• In differentiating a vector, the usual rules of the limiting process apply: tttd d tt ∆ ∆ = ∆ ∆ = →∆→∆ rrrrr 00 lim )( lim −+ If the vector r is referenced to a fixed coordinate system, the ∆r is the vector change relative to the coordinates which is also the total change, and the equation above is the total derivative of r. êt r ω Differentiation of a vector r referenced to rotating coordinates. O φ ∆θ x z y If the vector r is referenced to a fixed coordinate system (e.g., a Cartesian one such as Oxyz in the Figure), the ∆r is the vector change relative to the coordinates which is also the total change, and dr/dt=lim∆t→0 (∆r/∆t) is the total derivative of r. If the vector r is referenced to a rotating coordinate system such as the one shown in the Figure, the vector r remaining stationary relative to the rotating axes will undergo a change: φθ sinr∆ where êt is a unit vector along the tangent. rω× along the tangent to the dotted circle, and its rate of change is established by the limit: t t rr t eˆ)sinω(sinlim 0 φφ θ =      ∆ ∆ →∆ Since this expression is equal to the cross product of ω and r, we conclude that due to the rotation of the vector ω of the coordinates the vector undergoes a rate of change of: 2014 MRT ∆ r
• This ω × r term occurs in addition to the vector change relative to the coordinate system, so that the total derivative relative to inertial axes is: rω rr ×+ scoordinate toRelative Inertial       =      td d td d This equation applies to any vector quantity and is of fundamental importance to dynamics where body-fixed axes are often used.
• The subject of kinematics is the study of motion. It is concerned with space and time, and with the time rate of change of vector quantities relating to the geometry of motion td d tt tt rrrrr v = ∆ ∆ = ∆ ∆ = →∆→∆ 00 lim )( lim −+ We consider first the motion of a point in a fixed coordinate system xyz. The position of a point P(r) which is in continuous motion along a curve such as s in the Figure is specified by its position vector r, the magnitude and direction of which are functions of time. In time ∆t, r changes to r+∆r, and its velocity is given by the time derivative: 2014 MRT Time rate of change of a vector r. y x z O r P r+∆r The direction of v can be shown to coincide with the limiting direction of ∆r as it approches zero, or the tangent to the curve s at P(r). By rewriting v in the form: s ∆r êt the limiting value of ∆r/∆s is a unit vector along the tangent to the curve, êt, so that the velocity can also be written as: t s st ∆ ∆ ∆ ∆ = →∆ r v 0 lim tt s td sd eev ˆˆ == Acceleration is the time rate of change of velocity v, and by observing the vector change from v to v+∆v in time ∆t, we obtain: td d tt tt vvvvv a = ∆ ∆ = ∆ ∆ = →∆→∆ 00 lim )( lim −+
• Consider a particle P moving along a curve s fixed in a stationary Oxy plane, as shown in the Figure. The position of P(r) is established by the position vector r=rêr where êr is a unit vector which is always oriented along r. To determine the velocity v of P, we differentiate r (i.e., d(uv)/dx=udv/dx+vdu/dx) recognizing that êr changes direction: θθ eeθ e ˆˆ ˆ  == r r td d × êθ 2014 MRT O êr r P td d rr td d r td rd td rd td d r r r r r e e e e er v ˆ ˆ ˆ ˆ )ˆ( ++ ===≡ The unit vector êr is one of fixed magnitude which is rotating with angular velocity θ about an axis through the origin perpendicular to the xy plane. Its derivative (or its velo- city) is the cross product of the vectors θ and êr, which is a vector perpendicular to r, or: The trajectory s. x y θ ∆θ s ⋅ ⋅ where êθ is a unit vector in the direction perpendicular to r. θ ⋅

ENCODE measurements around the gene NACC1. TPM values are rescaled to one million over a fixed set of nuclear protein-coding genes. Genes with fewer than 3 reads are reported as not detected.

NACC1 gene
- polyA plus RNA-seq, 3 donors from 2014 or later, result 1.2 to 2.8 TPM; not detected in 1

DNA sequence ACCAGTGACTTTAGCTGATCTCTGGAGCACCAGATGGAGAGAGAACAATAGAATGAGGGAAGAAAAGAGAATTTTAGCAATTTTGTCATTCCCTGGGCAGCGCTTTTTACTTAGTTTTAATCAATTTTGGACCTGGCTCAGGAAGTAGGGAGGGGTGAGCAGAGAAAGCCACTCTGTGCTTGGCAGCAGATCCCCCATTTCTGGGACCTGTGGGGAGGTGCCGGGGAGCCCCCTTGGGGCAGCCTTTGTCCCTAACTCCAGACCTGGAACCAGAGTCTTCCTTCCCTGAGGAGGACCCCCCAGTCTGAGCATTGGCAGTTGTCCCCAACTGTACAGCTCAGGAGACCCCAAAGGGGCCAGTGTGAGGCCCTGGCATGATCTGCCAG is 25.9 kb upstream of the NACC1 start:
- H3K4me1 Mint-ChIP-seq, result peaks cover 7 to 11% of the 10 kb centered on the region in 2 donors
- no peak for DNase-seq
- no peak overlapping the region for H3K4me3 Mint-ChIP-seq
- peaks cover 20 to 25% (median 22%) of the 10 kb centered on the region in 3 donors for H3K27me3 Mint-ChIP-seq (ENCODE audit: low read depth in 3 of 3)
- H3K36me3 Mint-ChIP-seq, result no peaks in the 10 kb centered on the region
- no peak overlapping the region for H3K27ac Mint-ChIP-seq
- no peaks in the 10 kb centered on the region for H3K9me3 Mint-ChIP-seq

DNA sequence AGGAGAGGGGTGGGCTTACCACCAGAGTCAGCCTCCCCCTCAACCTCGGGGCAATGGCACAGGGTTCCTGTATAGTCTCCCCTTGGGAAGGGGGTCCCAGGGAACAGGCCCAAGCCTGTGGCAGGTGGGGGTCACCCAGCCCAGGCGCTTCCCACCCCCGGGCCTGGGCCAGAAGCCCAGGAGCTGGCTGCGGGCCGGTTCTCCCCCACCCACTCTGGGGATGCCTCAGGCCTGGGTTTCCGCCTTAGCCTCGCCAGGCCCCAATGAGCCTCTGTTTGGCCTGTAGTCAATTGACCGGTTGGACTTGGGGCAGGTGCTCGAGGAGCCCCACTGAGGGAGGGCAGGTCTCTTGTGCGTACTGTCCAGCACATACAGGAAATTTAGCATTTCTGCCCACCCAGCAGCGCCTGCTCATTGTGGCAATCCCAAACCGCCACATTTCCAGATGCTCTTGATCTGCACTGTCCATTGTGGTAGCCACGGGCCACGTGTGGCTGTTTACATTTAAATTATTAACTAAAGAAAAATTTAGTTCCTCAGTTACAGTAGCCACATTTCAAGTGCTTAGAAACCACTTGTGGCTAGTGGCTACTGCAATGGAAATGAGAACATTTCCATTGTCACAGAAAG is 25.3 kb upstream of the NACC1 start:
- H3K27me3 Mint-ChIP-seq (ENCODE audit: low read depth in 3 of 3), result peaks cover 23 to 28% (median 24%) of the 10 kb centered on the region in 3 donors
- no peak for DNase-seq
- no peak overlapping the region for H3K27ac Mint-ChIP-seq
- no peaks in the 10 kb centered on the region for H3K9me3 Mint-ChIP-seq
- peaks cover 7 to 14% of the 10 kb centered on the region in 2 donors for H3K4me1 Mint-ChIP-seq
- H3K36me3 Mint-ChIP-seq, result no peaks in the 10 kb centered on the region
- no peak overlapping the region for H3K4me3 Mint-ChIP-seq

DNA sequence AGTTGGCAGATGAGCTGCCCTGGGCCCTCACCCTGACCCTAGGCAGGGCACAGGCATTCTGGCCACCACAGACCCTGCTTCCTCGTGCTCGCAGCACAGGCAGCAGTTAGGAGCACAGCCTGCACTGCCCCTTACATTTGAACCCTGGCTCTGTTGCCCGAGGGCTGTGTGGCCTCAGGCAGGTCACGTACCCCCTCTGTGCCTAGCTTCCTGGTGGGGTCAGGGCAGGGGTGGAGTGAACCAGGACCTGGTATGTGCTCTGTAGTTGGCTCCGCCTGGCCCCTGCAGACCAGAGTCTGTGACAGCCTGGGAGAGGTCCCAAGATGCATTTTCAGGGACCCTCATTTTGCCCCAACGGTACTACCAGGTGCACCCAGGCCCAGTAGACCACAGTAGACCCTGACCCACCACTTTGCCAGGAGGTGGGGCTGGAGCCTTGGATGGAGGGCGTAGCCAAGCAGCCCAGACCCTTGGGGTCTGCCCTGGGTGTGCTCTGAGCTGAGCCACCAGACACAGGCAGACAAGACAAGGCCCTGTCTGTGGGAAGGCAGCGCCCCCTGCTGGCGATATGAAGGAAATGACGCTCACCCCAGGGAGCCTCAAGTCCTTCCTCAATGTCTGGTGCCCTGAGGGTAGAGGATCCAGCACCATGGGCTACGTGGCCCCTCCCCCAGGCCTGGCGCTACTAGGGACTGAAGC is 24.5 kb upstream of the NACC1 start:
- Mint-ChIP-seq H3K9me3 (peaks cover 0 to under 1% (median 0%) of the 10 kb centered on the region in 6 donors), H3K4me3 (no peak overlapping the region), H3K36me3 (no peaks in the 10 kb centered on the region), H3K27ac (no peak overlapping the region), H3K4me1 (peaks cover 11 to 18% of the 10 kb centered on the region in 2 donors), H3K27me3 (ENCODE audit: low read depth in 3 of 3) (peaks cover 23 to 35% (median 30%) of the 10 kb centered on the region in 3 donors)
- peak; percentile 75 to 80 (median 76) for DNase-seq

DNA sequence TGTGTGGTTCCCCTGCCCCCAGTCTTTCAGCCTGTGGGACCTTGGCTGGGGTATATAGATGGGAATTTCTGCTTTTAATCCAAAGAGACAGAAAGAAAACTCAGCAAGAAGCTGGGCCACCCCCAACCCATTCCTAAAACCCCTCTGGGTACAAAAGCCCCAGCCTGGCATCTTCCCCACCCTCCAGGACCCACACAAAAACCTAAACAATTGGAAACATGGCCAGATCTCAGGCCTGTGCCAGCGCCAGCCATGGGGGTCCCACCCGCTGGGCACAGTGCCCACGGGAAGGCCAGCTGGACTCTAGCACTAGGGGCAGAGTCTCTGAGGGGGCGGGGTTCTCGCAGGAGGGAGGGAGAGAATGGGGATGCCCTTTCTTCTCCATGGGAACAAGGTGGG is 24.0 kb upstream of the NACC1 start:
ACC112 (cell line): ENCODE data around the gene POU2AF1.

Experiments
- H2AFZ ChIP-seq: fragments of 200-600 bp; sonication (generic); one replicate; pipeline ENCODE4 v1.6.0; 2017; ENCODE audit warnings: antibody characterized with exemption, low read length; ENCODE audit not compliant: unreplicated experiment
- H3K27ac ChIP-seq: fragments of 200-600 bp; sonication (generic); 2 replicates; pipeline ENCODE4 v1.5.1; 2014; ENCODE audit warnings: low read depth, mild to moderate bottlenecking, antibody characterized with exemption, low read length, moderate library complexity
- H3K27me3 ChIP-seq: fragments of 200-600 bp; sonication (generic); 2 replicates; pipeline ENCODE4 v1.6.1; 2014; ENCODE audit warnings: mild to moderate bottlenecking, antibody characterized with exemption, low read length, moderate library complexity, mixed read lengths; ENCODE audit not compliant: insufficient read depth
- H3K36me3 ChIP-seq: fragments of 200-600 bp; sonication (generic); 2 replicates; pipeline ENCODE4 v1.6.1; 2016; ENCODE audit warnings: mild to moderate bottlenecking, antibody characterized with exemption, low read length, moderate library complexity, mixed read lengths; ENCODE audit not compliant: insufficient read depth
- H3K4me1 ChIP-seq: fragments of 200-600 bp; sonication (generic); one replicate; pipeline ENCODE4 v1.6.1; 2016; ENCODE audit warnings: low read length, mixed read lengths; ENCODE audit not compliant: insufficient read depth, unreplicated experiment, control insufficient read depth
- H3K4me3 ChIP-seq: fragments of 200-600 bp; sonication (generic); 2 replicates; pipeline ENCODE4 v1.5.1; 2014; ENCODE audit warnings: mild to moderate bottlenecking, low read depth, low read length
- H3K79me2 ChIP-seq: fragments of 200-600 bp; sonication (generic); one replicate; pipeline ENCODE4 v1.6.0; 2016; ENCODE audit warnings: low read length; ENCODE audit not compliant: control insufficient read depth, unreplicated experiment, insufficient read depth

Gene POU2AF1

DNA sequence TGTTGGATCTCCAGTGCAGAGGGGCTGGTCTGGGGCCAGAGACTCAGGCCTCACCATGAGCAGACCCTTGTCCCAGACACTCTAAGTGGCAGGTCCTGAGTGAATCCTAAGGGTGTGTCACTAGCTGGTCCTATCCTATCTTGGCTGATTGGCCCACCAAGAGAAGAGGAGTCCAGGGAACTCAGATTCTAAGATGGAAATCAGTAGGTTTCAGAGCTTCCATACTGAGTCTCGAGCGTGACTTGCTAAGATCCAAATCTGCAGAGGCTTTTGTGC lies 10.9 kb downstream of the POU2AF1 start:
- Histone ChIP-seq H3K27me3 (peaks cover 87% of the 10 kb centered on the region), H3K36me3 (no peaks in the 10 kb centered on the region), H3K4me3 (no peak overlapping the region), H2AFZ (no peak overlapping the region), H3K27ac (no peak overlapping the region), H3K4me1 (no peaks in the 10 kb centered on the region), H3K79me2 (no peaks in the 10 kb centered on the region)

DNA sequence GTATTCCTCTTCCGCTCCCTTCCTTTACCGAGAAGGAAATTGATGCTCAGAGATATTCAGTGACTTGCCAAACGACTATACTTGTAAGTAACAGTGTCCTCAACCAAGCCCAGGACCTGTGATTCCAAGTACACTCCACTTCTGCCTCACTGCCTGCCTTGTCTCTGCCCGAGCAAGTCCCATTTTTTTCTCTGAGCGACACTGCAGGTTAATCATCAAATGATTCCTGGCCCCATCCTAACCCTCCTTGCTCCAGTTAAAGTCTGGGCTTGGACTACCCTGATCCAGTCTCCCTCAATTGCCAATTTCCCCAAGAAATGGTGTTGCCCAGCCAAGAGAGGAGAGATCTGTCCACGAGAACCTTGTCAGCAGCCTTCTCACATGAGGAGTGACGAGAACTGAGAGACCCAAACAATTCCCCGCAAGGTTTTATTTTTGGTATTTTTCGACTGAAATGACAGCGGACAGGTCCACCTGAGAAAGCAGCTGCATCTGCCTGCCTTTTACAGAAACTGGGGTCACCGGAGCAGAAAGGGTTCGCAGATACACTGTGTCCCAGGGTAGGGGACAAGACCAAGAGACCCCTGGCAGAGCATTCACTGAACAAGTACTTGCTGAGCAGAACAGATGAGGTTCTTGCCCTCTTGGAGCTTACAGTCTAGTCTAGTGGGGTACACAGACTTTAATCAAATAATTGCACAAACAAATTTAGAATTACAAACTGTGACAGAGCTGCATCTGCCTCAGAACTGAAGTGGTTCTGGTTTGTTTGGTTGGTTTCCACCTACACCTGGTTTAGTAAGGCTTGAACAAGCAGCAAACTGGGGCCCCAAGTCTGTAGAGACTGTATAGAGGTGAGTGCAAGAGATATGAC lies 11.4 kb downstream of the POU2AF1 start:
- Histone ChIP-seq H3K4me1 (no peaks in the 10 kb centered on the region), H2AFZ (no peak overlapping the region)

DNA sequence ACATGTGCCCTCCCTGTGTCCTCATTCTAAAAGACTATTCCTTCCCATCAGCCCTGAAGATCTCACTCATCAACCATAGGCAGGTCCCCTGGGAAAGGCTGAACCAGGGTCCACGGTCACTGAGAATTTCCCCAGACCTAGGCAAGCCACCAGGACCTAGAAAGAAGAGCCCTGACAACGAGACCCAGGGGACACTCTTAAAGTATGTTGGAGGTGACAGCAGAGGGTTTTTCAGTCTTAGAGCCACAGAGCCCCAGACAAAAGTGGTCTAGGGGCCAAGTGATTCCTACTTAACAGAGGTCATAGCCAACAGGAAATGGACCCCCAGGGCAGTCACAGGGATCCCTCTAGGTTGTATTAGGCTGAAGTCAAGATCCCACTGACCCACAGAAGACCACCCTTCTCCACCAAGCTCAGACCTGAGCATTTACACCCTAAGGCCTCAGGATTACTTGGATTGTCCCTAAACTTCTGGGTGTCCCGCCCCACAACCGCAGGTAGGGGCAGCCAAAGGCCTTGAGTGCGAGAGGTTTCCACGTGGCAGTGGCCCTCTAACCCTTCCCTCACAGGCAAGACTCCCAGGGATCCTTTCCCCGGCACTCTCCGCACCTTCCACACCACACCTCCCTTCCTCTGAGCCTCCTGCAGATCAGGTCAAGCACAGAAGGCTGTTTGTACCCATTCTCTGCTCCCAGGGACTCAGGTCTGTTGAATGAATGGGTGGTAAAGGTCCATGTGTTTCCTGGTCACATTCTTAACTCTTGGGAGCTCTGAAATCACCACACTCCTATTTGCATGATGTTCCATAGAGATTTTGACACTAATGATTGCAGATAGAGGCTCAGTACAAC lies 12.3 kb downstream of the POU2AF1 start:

• Our equation dr/dt=(dr/dt)êr +r(dêr /dt) may now be written with dêr /dt=θ × êr as: td d rrr td d r td rrd td d td d rr θ θ θ θθθ θ e e eeevr a ˆ ˆ)( ˆ)ˆˆ( 2 2   +++ + ==≡≡ θθ eerθe r v ˆˆˆ  rrr td d rr +×+ ==≡ since r=rêr which expresses the velocity in terms of the radial and transverse components (or parallel and perpendicular components.) The acceleration of P can be determined by differentiating dr/dt=rêr +rθ êθ above: 2014 MRT We can view this problem as that of a point P moving along a set of rotating axes with direction êr which êθ . The point P always moves along the êr axis, and its relative velocity along it is r which corresponds to the first term in dr/dt=rêr +θ × r above. The second term, θ × r, is the velocity of the coincident point P due to rotation θ . ⋅ ⋅ ⋅ ⋅ ⋅ ⋅ ⋅ As before, the derivative of a unit vector rotates it by 90° and multiplies it with its angular rate θ, so that: ⋅ r td d eeθ e ˆˆ ˆ θθ θ  −== × Our equation above for the acceleration reduces to radial and transverse components: Incidentally, the term 2rθ is the Coriolis (1792-1883) acceleration. θθθθ eea ˆ)2(ˆ)( 2  rrrr r ++−= ⋅ ⋅